For the sake of entertainment and [ahem] inspiration, set aside is the controversial debate on whether Barnum was a social justice dreamer empowering outsiders, labeled "freaks" or "curses," previously relegated to the shadows; or, a con man exploiting the "special" people on which he was purportedly shining the spotlight. Decidedly leaving the latter in the coffers, the former can be embraced as it is leveraged to create a film with the precisely executed intention of entertaining, inspiring, celebrating, and embracing that which makes us each different...and spectacular (with a killer soundtrack to boot).
The original "reality" showman, Phineas T. Barnum (as both storied, and charismatically portrayed by Hugh Jackman; Wolverine) is a visionary with a flair for captivating the attention and imagination of the masses. (After one unimpressed critic disparages Barnum's showcase as a "circus," he adopts the word and incorporates it into the title; hence, P.T. Barnum Circus.) It is, however, the ever elusive societal acceptance, and "respect" that comes with it that would fuel his drive; and, in turn, create a chasm distancing those he most professed to treasure. The son of a poor tailor (Will Swenson; No Tomorrow), he is denigrated at the hands of a wealthy patron (Fred Lehne; Money) whose daughter (Charity) he befriends, and ultimately marries. This, and further humiliations upon the death of his father are the seeds that feed his feelings of inferiority, and lifelong lust to prove his worth.
Michelle Williams (Wonderstruck) is enchanting as Charity Barnum whether onscreen alone ("Tightrope"), opposite Jackman ("A Million Dreams"), or alongside (delightfully endearing) daughters Caroline (Austyn Johnson; The Post) and Helen (Cameron Seely; The Jim Gaffigan Show). Equally charming and talented are the portrayers of Young Barnum (Ellis Rubin; Linda from HR), and Young Charity (Skylar Dunn; OITNB). Williams' performance is breathtaking in that she emits a strength in character, and fortitude in life swathed in demure elegance. The rooftop scenes rekindle feelings of vintage romance for modern times as evoked by Baz Luhrmann's Moulin Rouge. Meanwhile the crew of misfits that comprise the circus closely resemble Luhrmann's band of misfits working on "Spectacular, Spectacular"; they are spectacularly talented and mesmerizing in their own right.
Exceptional talents Zendaya (Spider-Man: Homecoming) and Keala Settle (Ricki and the Flash) are MAGNIFICENT in their respective roles as trapeze artist Anne Wheeler, and bearded lady Lettie Lutz. "Come Alive", "This Is Me", "Rewrite the Stars"...truly, practically the entire song list is of note when mentioning particularly dazzling demonstrations of movement and voice...AND, THE WARDROBE [insert amazed emoji that does not yet exist]. It's not just their dress that manages to impress. Williams, Jackman, and (yes, even) Efron offer utter eye candy for the couturier; as do the dresses of "Europe's greatest singing sensation" Jenny Lind (Rebecca Ferguson; Mission Impossible: Rogue Nation). That nightingale performance of "Never Enough," however, is not Ferguson's; it is that of Loren Allred (talk about spectacular, spectacular). Zac Efron (High School Musical), however, does do his own singing. Although less than likable at times, the undisputedly talented Efron is fittingly cast as socialite and theater promoter Phillip Carlyle. Carlyle "joins the circus" after Barnum seduces him with the "freedom of show business." He is meant to offer legitimacy to Barnum's shows (as is Lind), but it only serves to chink Carlyle's upper crust armor. Efron is at his usual best with striking performances alongside Jackman in "The Other Side," and Zendaya in "Rewrite the Stars." (Breath twice again taken.)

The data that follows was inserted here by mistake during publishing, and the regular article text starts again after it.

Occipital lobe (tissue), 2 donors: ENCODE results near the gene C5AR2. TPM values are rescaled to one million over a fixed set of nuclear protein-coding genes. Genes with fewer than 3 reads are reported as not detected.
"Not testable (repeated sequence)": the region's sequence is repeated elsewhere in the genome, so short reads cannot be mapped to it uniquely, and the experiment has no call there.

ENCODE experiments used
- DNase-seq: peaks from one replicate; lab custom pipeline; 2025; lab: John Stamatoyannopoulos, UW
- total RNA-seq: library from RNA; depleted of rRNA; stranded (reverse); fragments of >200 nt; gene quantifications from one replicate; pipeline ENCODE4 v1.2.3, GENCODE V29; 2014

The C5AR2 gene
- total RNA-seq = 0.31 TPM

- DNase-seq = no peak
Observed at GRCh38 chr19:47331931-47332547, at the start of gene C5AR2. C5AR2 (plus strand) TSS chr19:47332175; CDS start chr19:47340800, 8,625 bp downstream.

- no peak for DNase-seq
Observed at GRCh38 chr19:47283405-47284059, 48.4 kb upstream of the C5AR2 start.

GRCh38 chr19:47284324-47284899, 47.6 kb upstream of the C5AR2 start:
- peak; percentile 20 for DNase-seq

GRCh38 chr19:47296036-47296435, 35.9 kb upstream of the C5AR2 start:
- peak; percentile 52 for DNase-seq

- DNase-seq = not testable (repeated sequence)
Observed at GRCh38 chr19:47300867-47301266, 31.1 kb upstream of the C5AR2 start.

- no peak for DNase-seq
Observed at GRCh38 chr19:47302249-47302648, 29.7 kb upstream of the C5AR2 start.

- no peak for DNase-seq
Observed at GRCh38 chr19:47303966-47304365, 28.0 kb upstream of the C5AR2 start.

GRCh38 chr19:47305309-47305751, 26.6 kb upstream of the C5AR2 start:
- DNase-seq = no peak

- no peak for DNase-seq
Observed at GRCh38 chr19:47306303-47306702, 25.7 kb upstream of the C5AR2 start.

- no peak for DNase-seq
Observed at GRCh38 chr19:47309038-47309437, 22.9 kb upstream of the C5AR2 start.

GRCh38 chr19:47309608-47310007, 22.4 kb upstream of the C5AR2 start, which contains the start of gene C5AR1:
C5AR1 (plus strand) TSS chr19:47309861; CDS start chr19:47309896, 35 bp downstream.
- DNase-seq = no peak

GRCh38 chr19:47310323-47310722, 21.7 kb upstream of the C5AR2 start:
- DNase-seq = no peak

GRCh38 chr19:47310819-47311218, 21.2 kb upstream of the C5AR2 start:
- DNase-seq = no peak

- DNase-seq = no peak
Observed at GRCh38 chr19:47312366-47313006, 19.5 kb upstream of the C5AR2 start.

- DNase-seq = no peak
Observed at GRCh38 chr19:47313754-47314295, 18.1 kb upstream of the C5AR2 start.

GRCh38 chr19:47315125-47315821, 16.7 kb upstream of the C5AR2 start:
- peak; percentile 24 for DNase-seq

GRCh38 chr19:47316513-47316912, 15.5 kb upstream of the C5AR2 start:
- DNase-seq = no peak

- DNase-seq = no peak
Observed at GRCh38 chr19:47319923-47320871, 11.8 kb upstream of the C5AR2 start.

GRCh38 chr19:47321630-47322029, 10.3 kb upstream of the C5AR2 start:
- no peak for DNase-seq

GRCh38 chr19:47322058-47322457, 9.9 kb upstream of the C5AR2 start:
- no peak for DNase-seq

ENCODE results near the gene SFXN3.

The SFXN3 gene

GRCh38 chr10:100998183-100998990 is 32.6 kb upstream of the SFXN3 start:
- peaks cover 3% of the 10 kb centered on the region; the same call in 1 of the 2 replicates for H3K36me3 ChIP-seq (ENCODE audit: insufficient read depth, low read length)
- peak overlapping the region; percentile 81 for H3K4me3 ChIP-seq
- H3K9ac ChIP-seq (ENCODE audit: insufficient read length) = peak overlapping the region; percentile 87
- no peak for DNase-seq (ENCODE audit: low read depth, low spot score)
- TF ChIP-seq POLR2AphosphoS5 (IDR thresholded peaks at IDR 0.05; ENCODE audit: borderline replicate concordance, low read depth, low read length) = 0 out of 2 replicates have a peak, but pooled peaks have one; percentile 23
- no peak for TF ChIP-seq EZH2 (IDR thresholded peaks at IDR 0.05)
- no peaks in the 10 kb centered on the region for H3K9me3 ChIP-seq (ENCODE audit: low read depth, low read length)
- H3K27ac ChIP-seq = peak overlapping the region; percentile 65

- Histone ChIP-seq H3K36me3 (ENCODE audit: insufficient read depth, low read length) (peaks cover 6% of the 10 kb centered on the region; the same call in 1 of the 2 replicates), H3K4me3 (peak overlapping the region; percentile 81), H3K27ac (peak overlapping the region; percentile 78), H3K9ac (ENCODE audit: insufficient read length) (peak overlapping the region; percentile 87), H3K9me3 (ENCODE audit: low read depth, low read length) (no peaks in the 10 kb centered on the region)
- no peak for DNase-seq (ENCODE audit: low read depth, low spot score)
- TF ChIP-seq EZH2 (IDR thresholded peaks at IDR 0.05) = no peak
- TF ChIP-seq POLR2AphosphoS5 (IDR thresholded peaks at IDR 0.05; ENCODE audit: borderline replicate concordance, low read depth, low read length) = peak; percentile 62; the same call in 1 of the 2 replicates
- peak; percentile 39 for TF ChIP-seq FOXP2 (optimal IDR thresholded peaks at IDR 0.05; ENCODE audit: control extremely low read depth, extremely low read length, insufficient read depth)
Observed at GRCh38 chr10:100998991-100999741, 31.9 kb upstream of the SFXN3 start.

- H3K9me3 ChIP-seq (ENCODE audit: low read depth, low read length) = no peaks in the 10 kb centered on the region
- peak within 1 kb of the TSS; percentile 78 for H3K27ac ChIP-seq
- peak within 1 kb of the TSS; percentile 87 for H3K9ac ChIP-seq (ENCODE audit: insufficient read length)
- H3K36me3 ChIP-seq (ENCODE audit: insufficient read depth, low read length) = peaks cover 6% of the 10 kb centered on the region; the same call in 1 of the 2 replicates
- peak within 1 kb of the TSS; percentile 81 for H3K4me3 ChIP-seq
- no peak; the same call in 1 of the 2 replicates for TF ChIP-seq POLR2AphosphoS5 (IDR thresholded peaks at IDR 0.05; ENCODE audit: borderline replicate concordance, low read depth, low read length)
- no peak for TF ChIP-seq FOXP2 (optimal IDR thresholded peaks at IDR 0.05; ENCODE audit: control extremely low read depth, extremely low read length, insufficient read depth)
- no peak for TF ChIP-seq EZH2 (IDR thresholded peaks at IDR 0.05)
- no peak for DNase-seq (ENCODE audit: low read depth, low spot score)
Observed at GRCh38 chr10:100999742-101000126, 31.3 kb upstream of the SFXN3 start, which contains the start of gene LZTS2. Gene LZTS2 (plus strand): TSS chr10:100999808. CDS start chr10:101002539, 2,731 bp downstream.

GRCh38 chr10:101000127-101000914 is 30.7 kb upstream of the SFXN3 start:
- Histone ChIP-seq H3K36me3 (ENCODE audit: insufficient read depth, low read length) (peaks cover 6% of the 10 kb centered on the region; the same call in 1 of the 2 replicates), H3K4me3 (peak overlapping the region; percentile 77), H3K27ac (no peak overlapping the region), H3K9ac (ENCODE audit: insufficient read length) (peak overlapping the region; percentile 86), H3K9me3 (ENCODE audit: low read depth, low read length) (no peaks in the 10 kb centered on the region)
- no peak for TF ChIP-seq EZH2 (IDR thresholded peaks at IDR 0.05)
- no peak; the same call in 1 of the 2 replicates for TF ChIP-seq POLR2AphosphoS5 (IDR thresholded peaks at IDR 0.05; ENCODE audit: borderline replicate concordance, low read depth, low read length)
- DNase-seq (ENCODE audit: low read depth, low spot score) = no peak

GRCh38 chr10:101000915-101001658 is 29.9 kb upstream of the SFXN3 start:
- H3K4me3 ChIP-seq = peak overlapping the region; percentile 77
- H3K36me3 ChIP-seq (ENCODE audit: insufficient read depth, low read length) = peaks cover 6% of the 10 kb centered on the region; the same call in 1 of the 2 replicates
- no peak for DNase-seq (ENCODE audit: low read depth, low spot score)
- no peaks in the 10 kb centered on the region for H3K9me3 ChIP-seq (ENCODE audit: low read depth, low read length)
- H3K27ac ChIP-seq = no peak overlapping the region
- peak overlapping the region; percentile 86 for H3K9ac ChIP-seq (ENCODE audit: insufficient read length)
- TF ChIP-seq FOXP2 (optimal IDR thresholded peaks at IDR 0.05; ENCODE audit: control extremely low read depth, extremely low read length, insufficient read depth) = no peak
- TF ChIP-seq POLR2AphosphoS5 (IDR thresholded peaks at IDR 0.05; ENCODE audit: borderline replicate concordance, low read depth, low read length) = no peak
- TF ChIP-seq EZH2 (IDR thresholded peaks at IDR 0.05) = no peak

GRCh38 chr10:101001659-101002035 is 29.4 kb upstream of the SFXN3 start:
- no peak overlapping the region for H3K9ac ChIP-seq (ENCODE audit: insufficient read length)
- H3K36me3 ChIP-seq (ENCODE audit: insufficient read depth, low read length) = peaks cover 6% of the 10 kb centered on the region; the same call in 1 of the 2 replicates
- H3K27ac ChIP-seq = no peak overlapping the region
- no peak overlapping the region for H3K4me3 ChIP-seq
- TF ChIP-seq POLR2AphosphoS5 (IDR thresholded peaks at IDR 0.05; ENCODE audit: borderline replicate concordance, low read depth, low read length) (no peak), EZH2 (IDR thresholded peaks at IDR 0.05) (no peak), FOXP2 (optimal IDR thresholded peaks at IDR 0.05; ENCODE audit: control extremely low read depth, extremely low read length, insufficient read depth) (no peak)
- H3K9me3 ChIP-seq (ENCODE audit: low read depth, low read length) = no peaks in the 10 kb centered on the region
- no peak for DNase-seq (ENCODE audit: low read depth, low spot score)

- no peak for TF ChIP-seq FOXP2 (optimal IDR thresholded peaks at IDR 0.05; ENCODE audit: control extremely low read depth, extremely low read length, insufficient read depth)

Watching The Greatest Showman in its soon to be released digital version(s), 4K and Blu-ray provides an enhanced visual experience that augments the subtlest of details, intensifies the lighting (including intensified shadow for added dramatization), and refines the color saturation for truer, more vibrant hues. In his feature length directorial debut, Michael Gracey has managed to produce a visually stimulating film that brings together period story, setting and costumes with contemporary music and dance moves. It might sound cringingly hokey, but it actually works; equally entertaining for the more sophisticated musical lover, and the High School Musical set. The sound is also superb in both the Blu-ray DTS-HD Master Audio 7.1 and 4K Dolby Atmos. Whether the dialogue or the score, from the ambient sound to the crackling of the fire, the crispness, clarity, and invoked emotion of the sound truly make the experience more memorable...even if you are assured to walk away with an earworm or two. An old-school film student, I honestly don't fully understand all the technical specifications in detail. I am, however, able to recognize and beautifully experience all of it as will you.
Equally impressive are the extras included in this combo pack. Housed on the Blu-ray they are: The Family Behind The Greatest Showman, The Songs, The Spectacle, Galleries, Concept Art, Storyboards, Music Machine, Sing Along, Audio Commentary by Michael Gracey and Theatrical Trailers. The first is a nice 15-minute foray into what it took to bring this movie to life and offers lots of behind the scenes footage of rehearsals and cast interviews and the Singalong is a must for any musical theater geek or family viewing that includes young children.
With immense production value from the costumes and lighting to songs and choreography, The Greatest Showman has it all and does it exceptionally well.